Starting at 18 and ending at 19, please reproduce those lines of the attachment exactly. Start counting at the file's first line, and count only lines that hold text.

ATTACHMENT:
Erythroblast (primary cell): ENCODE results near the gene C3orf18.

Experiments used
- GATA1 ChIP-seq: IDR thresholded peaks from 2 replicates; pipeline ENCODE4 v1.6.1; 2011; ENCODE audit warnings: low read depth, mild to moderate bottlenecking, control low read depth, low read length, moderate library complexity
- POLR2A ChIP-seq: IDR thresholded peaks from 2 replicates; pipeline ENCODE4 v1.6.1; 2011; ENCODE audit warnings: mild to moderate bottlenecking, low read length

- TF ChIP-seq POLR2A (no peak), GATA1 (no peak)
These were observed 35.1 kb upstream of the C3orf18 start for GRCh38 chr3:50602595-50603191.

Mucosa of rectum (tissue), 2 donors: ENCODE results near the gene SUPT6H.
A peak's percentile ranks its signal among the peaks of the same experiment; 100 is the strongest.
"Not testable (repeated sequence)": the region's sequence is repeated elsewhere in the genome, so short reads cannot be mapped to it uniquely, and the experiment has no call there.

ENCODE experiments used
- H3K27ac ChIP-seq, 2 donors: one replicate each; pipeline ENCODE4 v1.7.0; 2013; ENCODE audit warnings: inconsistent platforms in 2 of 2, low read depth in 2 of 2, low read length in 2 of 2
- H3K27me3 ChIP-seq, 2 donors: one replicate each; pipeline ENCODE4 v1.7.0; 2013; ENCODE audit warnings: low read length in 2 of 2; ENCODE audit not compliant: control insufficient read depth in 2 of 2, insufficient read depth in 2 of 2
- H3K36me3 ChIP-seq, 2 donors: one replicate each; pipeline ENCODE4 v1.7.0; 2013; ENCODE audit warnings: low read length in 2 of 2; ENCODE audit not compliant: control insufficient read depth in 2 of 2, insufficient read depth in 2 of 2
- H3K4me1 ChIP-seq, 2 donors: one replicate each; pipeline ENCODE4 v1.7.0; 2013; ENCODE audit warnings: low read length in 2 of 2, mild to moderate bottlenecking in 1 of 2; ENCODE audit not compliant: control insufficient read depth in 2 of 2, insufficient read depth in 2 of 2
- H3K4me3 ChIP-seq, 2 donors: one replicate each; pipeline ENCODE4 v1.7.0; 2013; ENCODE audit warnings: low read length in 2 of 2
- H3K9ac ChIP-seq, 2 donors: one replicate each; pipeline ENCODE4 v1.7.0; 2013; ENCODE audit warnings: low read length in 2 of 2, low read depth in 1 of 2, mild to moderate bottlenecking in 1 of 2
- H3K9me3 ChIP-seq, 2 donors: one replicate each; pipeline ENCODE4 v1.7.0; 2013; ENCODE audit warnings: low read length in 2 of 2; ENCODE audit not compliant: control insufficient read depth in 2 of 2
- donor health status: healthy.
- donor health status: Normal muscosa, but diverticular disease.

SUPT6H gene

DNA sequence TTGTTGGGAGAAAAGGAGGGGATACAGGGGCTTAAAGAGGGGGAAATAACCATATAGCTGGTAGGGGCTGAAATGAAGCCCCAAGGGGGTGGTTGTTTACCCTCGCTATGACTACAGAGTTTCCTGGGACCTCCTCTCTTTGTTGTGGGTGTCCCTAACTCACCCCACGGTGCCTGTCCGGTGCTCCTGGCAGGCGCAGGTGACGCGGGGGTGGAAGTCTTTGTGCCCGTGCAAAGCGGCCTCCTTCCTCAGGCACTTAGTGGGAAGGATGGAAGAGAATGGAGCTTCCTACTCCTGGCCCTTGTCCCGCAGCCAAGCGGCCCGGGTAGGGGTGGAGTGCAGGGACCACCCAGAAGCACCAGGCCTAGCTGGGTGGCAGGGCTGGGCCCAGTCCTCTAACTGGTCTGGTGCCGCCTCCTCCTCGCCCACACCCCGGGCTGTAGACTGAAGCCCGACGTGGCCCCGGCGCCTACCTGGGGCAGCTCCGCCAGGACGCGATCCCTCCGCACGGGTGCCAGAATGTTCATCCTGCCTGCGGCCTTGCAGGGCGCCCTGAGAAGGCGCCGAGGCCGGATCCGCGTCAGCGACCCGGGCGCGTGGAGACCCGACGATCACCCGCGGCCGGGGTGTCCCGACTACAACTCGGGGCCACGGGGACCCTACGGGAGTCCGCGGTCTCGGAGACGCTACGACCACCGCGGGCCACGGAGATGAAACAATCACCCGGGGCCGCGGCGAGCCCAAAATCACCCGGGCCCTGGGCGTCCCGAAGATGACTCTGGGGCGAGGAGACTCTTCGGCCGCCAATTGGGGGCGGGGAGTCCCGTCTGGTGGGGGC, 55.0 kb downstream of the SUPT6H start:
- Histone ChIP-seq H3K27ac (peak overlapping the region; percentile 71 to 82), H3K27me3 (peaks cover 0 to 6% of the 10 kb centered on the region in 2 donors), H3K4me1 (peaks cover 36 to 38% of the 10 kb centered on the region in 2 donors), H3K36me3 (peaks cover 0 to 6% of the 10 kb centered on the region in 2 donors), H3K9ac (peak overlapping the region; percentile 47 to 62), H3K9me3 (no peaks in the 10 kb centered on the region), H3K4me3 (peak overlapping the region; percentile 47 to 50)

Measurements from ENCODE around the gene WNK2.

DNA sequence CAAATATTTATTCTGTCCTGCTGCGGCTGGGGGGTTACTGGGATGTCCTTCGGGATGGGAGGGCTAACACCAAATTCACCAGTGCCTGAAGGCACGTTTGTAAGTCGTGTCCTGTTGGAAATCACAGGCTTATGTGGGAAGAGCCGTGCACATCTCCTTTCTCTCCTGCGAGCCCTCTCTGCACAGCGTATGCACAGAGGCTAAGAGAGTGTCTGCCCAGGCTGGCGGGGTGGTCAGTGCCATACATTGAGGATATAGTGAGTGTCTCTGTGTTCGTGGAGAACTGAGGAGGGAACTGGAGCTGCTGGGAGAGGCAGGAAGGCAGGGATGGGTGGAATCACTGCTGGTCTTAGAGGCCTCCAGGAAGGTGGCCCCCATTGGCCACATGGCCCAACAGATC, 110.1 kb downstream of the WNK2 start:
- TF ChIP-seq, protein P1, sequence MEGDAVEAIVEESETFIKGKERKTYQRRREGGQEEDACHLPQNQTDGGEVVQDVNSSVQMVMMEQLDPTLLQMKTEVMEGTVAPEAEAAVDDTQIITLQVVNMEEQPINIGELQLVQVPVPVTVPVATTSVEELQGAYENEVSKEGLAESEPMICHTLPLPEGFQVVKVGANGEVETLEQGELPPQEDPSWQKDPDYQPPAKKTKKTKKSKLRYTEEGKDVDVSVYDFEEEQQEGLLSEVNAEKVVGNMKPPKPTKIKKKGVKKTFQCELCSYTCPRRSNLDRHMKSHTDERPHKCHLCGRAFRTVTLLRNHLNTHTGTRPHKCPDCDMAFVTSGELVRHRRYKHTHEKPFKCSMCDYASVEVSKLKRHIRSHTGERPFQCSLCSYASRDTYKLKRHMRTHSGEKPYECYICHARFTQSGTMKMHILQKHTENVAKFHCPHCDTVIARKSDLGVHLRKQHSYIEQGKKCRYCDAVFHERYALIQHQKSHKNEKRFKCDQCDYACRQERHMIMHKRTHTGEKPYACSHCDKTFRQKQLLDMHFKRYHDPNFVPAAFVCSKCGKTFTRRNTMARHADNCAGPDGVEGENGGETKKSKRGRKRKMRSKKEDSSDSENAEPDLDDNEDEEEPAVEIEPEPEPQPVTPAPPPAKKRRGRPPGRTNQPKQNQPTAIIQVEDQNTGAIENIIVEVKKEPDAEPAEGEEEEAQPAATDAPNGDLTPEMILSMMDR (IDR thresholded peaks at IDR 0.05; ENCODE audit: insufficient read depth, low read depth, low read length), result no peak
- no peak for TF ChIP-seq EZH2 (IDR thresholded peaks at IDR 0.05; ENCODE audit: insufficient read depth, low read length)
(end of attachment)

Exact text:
- donor health status: healthy.
- donor health status: Normal muscosa, but diverticular disease.